Pointcuts by annotations
Using annotations is more convenient than using patterns. While patterns might be anything between a big cannon and a scalpel the annotations are definitely a scalpel, by only getting the pointcuts that the developer has manually specified.
You can get the code for this blog series at the Git repository here.
Let’s start coding!
Requirements: Maven, Java 8, (preferably) an IDE (I’m using IntelliJ)
The use of annotations is a precise way to define when an aspect should be run. They are only run when a developer has used the annotation on an object or method.
The errors that can and will occur
Using only annotations creates another problem that we don’t need to think about while using patterns; It will make our advice run twice(or more), because the annotation pointcut don’t specify if it should be run during execution or initialization. The reason for the advice in the pattern example not being executed twice is that the pattern uses the combinator execute(pattern) . We are practically saying that the advice should only look for code that’s executed. There are different combinators that we can use to define when we should run our advice; one of them is execute.
So instead of only using annotations we need to use annotations and a combinator with a pattern. The simplest way is to use a catch all pattern with the combinator execution and then combine it with an annotation.
A real example:
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In this example we are using the combinator execute with a catch-all pattern and annotations. Basically we are looking for any code that’s executed and has the annotation @YourAnnotation. There is a whole list of different combinators at AspectJ’s homepage. Each one of them can take different patterns to help you define when your advice should be triggered.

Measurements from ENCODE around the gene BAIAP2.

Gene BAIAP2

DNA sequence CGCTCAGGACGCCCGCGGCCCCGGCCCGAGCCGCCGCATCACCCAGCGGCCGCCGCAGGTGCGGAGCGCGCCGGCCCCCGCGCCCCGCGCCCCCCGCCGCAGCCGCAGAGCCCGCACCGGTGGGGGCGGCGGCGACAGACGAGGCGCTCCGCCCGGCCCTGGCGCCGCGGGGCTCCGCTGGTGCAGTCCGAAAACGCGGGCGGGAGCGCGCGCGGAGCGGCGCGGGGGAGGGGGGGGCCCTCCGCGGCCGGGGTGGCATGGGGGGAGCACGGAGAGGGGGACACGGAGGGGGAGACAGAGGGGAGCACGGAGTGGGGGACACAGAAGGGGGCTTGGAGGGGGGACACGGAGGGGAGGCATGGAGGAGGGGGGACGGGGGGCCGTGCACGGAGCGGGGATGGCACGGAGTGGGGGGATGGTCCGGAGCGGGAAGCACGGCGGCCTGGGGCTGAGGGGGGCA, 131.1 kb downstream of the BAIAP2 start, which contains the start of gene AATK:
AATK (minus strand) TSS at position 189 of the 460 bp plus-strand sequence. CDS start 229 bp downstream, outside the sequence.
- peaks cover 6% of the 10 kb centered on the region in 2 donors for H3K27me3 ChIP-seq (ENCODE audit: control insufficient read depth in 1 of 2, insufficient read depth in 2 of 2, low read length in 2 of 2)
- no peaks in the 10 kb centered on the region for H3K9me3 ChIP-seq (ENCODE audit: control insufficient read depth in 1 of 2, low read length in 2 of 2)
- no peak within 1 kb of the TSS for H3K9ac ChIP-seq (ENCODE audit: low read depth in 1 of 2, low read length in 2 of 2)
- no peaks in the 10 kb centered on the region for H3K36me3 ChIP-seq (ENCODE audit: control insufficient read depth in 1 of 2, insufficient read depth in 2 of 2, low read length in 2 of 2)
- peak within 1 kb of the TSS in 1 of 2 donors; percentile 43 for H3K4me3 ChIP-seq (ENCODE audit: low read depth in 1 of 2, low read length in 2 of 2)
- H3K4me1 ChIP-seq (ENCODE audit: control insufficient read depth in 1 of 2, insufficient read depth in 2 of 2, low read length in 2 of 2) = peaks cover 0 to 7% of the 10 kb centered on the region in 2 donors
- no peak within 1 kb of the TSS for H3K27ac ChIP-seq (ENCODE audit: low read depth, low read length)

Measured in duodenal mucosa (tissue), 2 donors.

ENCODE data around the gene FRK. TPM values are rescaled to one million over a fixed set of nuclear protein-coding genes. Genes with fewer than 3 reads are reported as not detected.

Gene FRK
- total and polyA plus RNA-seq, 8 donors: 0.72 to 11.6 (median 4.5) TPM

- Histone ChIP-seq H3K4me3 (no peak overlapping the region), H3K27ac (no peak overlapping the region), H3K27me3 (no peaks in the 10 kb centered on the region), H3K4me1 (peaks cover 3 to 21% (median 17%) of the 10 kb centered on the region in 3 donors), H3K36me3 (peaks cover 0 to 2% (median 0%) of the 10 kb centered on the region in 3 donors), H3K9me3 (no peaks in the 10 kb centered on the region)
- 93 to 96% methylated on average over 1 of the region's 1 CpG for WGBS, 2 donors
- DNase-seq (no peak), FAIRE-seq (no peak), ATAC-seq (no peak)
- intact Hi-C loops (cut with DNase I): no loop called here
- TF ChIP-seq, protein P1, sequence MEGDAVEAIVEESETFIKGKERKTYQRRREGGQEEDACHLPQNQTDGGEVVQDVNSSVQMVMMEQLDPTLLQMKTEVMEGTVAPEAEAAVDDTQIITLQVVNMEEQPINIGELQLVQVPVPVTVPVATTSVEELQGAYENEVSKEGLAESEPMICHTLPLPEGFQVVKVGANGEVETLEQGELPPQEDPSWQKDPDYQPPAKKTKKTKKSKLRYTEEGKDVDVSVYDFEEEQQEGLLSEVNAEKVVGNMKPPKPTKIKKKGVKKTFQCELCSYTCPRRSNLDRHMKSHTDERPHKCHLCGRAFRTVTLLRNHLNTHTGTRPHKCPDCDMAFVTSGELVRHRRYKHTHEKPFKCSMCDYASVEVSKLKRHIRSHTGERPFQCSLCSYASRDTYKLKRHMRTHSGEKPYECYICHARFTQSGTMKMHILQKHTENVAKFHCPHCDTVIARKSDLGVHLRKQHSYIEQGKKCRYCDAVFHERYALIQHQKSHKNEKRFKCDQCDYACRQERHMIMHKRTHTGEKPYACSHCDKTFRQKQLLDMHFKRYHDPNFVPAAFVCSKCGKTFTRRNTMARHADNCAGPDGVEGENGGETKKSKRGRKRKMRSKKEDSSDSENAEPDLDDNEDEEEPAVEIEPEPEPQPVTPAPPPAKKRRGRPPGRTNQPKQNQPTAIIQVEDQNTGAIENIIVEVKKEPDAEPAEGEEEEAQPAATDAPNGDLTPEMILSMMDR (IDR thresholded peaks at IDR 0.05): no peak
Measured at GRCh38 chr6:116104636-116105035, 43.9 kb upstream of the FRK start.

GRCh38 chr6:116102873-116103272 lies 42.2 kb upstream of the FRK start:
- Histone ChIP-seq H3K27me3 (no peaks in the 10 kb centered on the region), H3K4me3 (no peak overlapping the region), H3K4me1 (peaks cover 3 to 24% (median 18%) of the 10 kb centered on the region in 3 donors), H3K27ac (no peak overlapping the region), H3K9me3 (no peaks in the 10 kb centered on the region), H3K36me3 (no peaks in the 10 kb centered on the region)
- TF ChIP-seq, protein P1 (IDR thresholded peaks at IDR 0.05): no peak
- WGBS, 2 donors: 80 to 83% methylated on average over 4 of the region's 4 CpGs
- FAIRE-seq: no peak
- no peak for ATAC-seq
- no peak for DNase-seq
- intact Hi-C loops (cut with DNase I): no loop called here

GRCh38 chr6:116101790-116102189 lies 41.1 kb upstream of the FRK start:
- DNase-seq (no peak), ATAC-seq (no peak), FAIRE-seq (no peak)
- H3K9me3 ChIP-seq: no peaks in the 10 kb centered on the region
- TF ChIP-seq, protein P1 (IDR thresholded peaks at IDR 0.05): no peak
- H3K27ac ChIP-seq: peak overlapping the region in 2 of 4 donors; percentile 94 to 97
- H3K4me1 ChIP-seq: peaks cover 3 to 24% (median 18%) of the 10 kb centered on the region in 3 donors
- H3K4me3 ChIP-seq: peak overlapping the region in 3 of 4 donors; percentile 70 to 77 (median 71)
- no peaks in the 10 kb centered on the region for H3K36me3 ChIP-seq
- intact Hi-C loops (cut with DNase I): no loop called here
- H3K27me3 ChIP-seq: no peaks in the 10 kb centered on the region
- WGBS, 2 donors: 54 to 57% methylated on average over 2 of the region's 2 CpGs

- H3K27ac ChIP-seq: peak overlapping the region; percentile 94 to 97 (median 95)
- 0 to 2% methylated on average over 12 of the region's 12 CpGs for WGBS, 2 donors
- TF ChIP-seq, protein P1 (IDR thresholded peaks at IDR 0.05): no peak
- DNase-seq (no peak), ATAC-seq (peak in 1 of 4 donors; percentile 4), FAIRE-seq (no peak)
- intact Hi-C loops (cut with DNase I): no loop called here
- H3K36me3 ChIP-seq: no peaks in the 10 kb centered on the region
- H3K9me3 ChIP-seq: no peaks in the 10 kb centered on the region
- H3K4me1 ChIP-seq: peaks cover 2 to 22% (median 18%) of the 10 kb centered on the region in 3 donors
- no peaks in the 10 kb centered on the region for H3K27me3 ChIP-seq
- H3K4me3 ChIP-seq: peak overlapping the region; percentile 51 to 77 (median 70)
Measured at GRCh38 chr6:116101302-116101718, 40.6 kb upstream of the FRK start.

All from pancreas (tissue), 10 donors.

Implementing annotation in a class
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By adding the
@YourAnnotation before any method the aspect will find the annotation and execute the advice body.
Complexity and @Pointcut
When there is a need to define pointcuts that are a bit more complex we can define a standalone pointcut that we can reuse. By using the @Pointcut attribute we can define a specific pointcut and when it should get run. We can then use the name of the pointcut as a reference in the @Before , @After, @AfterThrowing, @AfterReturn and @Around .
A real example:
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We got the same result as the earlier example but we are using the name of the pointcuts so we can reuse them.
Annotations can be a precise tool, as a pointcut will not trigger if the annotations are not in the code. But there are some weak points that we need to try and cover up with the use of combinators and patterns. Combining patterns and annotations is a good middle road when we want to specify when the advice should be run.